Biosimilars in Oncology: Long-Term Financial Benefit

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Bruce Feinberg, DO: It’s interesting that I’m hearing a lot of long-term strategy. Bhavesh, you went long term and big picture. Michael, for the most part, you went long term in your big picture because it’s a value-based care strategy and not about this year’s numbers. Kathy, you went long, and Karina went long.

I wonder how many community practices with 3 or 5 doctors can afford to think long term. Are they thinking in the business next year? I wonder about that thought process, and they are not an insignificant segment of the oncology provider space.

Bhavesh Shah, RPh, BCOP: In terms of what the financial impact has been for us, from our biosimilar experience, by adopting about 98% of our patients, we’re able to save our health system $1.5 million. What does that mean to us and the patients? From a global perspective, 50% of our payments come from a risk-based model. If we’re able to lower that cost, we’re actually able to help sustain our business with our payers longer and also offset the cost of more innovative therapies.

It helps to continue to adopt new therapies and continue the path you need to have in oncology. As you said, it’s long term. You’re not going to see an immediate effect at the time of your switching.

Something that’s really quirky with list pricing is that you see a lot of contracts that are not publicized, which are not reflective of what you see in a list price. You might be seeing a list price as 10% or 15%, but there are institutions that are getting 30% or 40%, which is really helping to drive that cost down. Based on Kaiser Permanente, they publicize that they’re going to be saving $200 million from switching to oncology biosimilars. That’s a huge impact for a single payer, so there is a long-term benefit that we’re going to see.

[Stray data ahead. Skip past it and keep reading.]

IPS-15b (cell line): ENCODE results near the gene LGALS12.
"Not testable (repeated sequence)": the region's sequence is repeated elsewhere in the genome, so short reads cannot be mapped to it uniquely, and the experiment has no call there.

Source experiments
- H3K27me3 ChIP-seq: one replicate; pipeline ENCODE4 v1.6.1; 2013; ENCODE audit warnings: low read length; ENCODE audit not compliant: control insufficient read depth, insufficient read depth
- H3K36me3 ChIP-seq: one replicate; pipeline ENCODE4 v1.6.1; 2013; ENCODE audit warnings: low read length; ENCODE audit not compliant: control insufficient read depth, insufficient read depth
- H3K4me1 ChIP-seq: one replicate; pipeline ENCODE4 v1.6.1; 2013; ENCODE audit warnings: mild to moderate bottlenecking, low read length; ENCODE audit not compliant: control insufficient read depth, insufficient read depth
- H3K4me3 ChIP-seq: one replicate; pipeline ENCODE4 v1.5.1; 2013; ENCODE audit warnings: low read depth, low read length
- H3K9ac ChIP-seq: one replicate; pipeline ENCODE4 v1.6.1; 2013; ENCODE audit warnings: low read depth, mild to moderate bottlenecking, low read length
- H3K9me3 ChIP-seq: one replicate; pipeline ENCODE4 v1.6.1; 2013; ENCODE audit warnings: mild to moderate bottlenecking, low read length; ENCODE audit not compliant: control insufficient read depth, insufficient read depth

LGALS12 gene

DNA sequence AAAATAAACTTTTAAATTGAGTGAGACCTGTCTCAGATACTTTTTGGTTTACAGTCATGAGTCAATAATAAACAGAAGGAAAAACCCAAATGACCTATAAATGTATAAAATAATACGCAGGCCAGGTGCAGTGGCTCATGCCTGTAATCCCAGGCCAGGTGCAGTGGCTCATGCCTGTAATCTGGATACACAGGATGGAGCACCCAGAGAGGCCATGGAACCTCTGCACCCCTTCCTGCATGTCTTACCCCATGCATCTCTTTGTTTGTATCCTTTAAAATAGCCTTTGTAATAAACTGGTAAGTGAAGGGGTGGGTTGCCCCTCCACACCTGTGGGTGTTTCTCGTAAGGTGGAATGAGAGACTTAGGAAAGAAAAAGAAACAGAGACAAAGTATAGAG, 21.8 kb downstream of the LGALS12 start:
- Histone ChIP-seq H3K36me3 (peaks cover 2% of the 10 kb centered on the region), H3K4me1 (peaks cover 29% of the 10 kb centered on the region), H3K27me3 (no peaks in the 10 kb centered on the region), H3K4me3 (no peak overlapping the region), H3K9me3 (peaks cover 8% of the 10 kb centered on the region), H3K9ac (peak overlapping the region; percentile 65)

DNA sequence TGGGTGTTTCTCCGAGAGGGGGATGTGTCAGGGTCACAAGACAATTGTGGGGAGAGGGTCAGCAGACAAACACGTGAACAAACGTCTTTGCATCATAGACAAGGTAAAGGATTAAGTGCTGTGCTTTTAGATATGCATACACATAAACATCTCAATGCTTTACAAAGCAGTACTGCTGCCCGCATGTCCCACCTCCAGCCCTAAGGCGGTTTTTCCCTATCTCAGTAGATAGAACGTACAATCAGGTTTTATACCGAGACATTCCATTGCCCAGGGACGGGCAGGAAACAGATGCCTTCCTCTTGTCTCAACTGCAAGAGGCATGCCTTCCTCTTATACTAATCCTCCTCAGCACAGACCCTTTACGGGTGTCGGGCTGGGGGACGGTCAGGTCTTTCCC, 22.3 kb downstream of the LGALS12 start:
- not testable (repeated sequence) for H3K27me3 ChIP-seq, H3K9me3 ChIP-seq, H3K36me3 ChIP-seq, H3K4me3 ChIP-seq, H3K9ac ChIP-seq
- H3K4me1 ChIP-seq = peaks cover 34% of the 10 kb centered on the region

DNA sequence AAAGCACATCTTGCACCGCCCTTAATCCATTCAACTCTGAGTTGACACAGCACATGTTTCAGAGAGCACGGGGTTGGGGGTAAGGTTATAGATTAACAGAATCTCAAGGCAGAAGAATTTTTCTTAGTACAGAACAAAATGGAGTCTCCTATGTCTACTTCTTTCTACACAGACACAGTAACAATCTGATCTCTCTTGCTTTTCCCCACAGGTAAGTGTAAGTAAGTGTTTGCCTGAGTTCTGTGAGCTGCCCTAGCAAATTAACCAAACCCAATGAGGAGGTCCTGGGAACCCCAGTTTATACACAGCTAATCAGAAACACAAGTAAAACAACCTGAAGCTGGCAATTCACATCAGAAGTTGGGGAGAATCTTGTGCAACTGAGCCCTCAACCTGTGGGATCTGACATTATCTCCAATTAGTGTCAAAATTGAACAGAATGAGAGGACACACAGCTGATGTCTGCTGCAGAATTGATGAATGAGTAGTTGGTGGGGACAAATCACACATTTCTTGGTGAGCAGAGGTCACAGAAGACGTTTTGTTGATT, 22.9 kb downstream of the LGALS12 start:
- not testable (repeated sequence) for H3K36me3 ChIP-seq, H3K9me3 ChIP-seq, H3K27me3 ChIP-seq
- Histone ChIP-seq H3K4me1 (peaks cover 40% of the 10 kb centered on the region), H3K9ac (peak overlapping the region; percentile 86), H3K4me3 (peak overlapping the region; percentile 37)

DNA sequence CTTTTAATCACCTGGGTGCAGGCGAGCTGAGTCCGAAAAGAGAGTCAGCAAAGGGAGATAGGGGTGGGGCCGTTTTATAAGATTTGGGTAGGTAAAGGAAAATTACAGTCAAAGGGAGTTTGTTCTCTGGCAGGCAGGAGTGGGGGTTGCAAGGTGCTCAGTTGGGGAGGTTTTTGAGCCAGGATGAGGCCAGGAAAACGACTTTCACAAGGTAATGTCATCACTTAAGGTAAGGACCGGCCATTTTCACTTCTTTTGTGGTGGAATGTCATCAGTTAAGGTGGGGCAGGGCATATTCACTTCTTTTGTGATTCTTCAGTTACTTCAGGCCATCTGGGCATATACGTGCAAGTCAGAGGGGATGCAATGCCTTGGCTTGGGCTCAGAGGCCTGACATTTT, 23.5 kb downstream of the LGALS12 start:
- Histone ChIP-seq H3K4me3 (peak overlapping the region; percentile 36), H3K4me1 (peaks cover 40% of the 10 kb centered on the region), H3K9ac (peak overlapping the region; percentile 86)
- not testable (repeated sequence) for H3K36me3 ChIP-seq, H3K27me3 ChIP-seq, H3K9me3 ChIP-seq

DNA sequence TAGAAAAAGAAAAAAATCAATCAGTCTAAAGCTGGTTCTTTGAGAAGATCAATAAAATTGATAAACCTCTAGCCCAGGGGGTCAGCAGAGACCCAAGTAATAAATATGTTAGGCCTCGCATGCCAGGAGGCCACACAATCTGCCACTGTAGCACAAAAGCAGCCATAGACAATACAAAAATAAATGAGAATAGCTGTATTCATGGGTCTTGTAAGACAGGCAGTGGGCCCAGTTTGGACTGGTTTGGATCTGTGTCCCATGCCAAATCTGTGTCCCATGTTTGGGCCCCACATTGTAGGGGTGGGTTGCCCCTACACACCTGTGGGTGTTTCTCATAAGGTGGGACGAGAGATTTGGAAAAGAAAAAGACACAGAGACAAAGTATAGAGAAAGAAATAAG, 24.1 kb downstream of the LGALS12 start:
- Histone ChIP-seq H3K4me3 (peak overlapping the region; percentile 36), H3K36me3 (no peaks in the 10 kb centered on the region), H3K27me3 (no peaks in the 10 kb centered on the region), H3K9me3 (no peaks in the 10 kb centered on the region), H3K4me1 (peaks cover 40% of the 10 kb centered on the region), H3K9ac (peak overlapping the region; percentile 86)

Michael Diaz, MD: You bring up a very good point, Bruce. Many practices are used to looking at things from a day-to-day perspective. Do I have the ability to keep my practice open month to month? Overall, the best way to plan long-term survival is to be able to create an environment in which you can change from that philosophy to a longer-term philosophy, which will allow you to keep your doors open.

That’s where we’re working with the smaller practices, so they have the ability to play these long-term games and remain economically viable. That’s happening on all levels. Our institutions are helping with that. I know that some of the payers are investigating and encouraging these types of relationships. We have to constantly evolve in order to continue to meet needs and stay in business, so to speak.

Bruce Feinberg, DO: Michael, if your practice was not so heavily engaged in risk-based models or value-based care models, do you think this would have been something you could have sold to the rank-and-file physician members?

Michael Diaz, MD: That’s a very good question. It would have been a lot more difficult because people wouldn’t understand how that would benefit them long term, help keep their doors open, and ensure that they can pay their staff and all their overhead. There is a lot of overhead associated with our practices, and not everyone is aware of that. Most are, but it would have been a much more difficult sell. I can tell right now that we’d be facing a lower conversion rate, compared with what we’re seeing, so yes.

Bruce Feinberg, DO: I think about that because estimates are that 50% of adult oncology patients are being cared for in a non-risk-sharing practice. It’s not just OCM [Oncology Care Model]. If you include OCM and ACOs [accountable care organizations], we’re still talking about 50% who are being managed outside that.

The economic impact is interesting, as we’ve been hearing this. It seems like a lot of that is related to the value-based care design that either you have or you’re working toward that’s going to do this. Certainly, if you’re smaller, you’re not going to get the face time with the payer. You’re not going to likely have the quality of the contracts and the opportunity for the volume that’s going to give you leverage. It is going to make it tough.

I want to bring that up for our audience. We want to have people like you all in these panels who are incredibly knowledgeable, but it often means they aren’t fully representative. I’m sure it’s been talked about at COA [Community Oncology Alliance Annual Conference] and in other meeting environments, where I imagine this is not the same story across all practice types.


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